Lamborghini. For some of us, it means the Countach, the ultimate Eighties poster car, maybe the craziest supercar of all time.
For others, it's the Aventador, the state of the art supercar with Italy written all over it.
For us, it means the Huracán--the approachable Lamborghini, if there is such a thing. It's a blistering two-seat supercar that's just as rewarding to drive on the street as it is on the track. It's the best Lamborghini ever, in our humble opinion.
We've raced it around European road courses and strafed some continental countryside. But last weekend, we found time to hustle it around on our turf, on some of the best sports-car roads in America.
We're ready to show you every nook and cranny and every tight corner we found in our video road test of the Lamborghini Huracán.
Roughly $250,000 gets you this--a spectacular wedge of Italian beef, carved out of a solid block of lust.
Scoops, ducts, intakes--all the usual Lambo styling tricks and traits are here. But until the Huracán they never looked like they all got along. The Huracán's the first Lamborghini where the balance is perfect. The huge cuts and corners tuck perfectly into the dart-shaped body. There's a bit of Countach in the sharp nose, some universal aero cues down the sides, but it's all Lamborghini, and a fresh take that's an instant classic.
The cockpit's as close to the Blue Angels point of view as we'll ever get. The controls spread out like the view from the deck of the USS Enterprise, all toggles and switches and paddles. It's a little intimidating, as it should be.
But the real magic of the Huracán is this, its raucous and unrepentant V-10. It's a 5.2-liter with 601 horsepower and 413 pound-feet of torque, and it's a screamer. It rips to redline with a vicious bark that's part symphony, part shouting match. And it's not just for you--everyone the Huracán passes will get caught up in its staccato rap. It'll rocket from zero to 60 mph in about 3.2 seconds, and to a top speed beyond 202 mph.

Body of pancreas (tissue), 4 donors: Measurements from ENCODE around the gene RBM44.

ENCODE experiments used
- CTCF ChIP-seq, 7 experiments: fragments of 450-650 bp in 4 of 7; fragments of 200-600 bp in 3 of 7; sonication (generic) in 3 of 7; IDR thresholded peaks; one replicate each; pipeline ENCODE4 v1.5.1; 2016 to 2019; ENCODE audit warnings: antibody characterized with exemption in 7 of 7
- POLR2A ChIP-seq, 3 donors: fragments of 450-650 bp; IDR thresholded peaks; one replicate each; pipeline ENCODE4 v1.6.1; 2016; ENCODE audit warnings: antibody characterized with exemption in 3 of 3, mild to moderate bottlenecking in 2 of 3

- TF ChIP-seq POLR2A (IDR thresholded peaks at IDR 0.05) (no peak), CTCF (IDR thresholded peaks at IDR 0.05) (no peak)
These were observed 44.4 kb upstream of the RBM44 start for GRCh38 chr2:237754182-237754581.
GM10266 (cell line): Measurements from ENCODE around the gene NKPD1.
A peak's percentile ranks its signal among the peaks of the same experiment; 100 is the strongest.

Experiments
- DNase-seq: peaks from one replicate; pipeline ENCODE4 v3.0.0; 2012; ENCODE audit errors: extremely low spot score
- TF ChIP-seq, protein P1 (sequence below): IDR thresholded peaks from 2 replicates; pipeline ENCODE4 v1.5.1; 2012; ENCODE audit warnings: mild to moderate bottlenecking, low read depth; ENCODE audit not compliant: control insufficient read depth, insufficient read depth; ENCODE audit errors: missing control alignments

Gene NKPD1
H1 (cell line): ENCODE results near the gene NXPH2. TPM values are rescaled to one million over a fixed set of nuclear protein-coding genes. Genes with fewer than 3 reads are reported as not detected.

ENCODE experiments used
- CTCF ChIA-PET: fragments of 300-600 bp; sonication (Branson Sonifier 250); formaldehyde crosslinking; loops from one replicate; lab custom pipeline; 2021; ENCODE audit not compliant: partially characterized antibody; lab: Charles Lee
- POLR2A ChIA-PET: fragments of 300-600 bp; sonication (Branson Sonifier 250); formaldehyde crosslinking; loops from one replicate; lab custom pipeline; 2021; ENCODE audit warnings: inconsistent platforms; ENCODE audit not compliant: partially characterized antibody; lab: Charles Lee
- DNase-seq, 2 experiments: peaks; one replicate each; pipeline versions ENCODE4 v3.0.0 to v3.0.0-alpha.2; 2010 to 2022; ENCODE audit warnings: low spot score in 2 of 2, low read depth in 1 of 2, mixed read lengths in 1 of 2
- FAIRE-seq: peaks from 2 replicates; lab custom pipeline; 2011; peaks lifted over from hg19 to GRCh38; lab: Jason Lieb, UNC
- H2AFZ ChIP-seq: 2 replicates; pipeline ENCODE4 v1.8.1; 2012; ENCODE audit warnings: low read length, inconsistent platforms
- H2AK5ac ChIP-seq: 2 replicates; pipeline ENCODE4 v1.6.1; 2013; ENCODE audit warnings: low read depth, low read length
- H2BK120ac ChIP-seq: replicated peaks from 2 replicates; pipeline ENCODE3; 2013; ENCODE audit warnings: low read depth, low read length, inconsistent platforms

Slide into the tightly bolstered bucket, flip up the cover over the ignition button, and it's on. The brute wakes up and roars to life. Pull on the right paddle, and the Huracán strains against the leash--but it has the self-restraint to drive at a human pace too, when you leave it in Strada mode.
I wouldn't call it mild-mannered, but Strada mode is where there's a relative calm in the Huracán's power delivery, where the seven-speed dual-clutch transmission mutes shift shock. Where the magnetic dampers take the edge off mismatched road surfaces. The bumps are noticeable but not irritating, even after you've spent two hours getting to pavement paradise. It's mostly quiet, and well-mannered--dare I say comfortable?
The Huracán stops playing nice once you flip the toggle on the steering wheel to Sport mode--or Corsa, the track setting. That opens the throttle and the exhaust, clamps down on the suspension travel, and gives the gearbox full permission to crack off paddle shifts just as quickly as it can.
A few big mountain passes in Corsa, and the Huracán has me convinced. Its handling game is figured out, locked down. It weighs just about 3,400 pounds and feels lighter, slipping between these canyon walls. It's pretty well balanced for a mid-engine car with all-wheel drive. Corsa mode dials back the stability and traction control and still, it's poised and composed and controllable. It's shockingly easy to drive the Huracán quickly--way beyond the point where your driver's license is in danger.